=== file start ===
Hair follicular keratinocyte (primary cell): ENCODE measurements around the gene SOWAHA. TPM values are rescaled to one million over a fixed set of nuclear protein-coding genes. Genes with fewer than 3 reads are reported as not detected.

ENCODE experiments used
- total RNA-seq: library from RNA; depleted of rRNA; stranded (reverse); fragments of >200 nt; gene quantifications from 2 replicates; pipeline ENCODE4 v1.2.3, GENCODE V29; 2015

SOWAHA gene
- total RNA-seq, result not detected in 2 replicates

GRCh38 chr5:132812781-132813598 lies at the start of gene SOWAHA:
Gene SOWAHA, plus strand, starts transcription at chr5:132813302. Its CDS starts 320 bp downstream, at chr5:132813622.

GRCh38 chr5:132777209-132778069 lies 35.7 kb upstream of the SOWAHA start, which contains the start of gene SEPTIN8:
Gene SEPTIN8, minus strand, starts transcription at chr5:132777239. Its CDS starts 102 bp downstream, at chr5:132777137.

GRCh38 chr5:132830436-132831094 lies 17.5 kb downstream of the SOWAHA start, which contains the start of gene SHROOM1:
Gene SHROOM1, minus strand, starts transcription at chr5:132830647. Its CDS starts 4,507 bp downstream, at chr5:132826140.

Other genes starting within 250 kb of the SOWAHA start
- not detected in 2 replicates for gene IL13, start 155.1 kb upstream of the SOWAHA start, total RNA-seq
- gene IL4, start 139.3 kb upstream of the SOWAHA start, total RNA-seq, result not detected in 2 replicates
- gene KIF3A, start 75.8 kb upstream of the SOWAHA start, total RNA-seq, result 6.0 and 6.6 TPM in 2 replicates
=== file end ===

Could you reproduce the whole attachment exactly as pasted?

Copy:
Hair follicular keratinocyte (primary cell): ENCODE measurements around the gene SOWAHA. TPM values are rescaled to one million over a fixed set of nuclear protein-coding genes. Genes with fewer than 3 reads are reported as not detected.

ENCODE experiments used
- total RNA-seq: library from RNA; depleted of rRNA; stranded (reverse); fragments of >200 nt; gene quantifications from 2 replicates; pipeline ENCODE4 v1.2.3, GENCODE V29; 2015

SOWAHA gene
- total RNA-seq, result not detected in 2 replicates

GRCh38 chr5:132812781-132813598 lies at the start of gene SOWAHA:
Gene SOWAHA, plus strand, starts transcription at chr5:132813302. Its CDS starts 320 bp downstream, at chr5:132813622.

GRCh38 chr5:132777209-132778069 lies 35.7 kb upstream of the SOWAHA start, which contains the start of gene SEPTIN8:
Gene SEPTIN8, minus strand, starts transcription at chr5:132777239. Its CDS starts 102 bp downstream, at chr5:132777137.

GRCh38 chr5:132830436-132831094 lies 17.5 kb downstream of the SOWAHA start, which contains the start of gene SHROOM1:
Gene SHROOM1, minus strand, starts transcription at chr5:132830647. Its CDS starts 4,507 bp downstream, at chr5:132826140.

Other genes starting within 250 kb of the SOWAHA start
- not detected in 2 replicates for gene IL13, start 155.1 kb upstream of the SOWAHA start, total RNA-seq
- gene IL4, start 139.3 kb upstream of the SOWAHA start, total RNA-seq, result not detected in 2 replicates
- gene KIF3A, start 75.8 kb upstream of the SOWAHA start, total RNA-seq, result 6.0 and 6.6 TPM in 2 replicates